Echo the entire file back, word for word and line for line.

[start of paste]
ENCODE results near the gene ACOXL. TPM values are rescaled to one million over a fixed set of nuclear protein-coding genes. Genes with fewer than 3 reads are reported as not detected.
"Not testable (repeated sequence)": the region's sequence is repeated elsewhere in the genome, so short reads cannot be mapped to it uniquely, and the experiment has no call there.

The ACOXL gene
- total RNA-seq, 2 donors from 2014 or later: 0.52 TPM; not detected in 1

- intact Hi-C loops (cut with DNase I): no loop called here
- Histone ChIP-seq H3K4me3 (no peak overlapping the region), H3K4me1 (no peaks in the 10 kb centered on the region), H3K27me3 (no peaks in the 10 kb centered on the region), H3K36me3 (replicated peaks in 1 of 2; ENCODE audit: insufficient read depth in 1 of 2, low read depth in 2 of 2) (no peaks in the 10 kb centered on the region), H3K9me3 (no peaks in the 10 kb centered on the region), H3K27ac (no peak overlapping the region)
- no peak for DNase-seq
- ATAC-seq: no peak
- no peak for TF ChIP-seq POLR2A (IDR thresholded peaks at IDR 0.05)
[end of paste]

ENCODE results near the gene ACOXL. TPM values are rescaled to one million over a fixed set of nuclear protein-coding genes. Genes with fewer than 3 reads are reported as not detected.
"Not testable (repeated sequence)": the region's sequence is repeated elsewhere in the genome, so short reads cannot be mapped to it uniquely, and the experiment has no call there.

The ACOXL gene
- total RNA-seq, 2 donors from 2014 or later: 0.52 TPM; not detected in 1

- intact Hi-C loops (cut with DNase I): no loop called here
- Histone ChIP-seq H3K4me3 (no peak overlapping the region), H3K4me1 (no peaks in the 10 kb centered on the region), H3K27me3 (no peaks in the 10 kb centered on the region), H3K36me3 (replicated peaks in 1 of 2; ENCODE audit: insufficient read depth in 1 of 2, low read depth in 2 of 2) (no peaks in the 10 kb centered on the region), H3K9me3 (no peaks in the 10 kb centered on the region), H3K27ac (no peak overlapping the region)
- no peak for DNase-seq
- ATAC-seq: no peak
- no peak for TF ChIP-seq POLR2A (IDR thresholded peaks at IDR 0.05)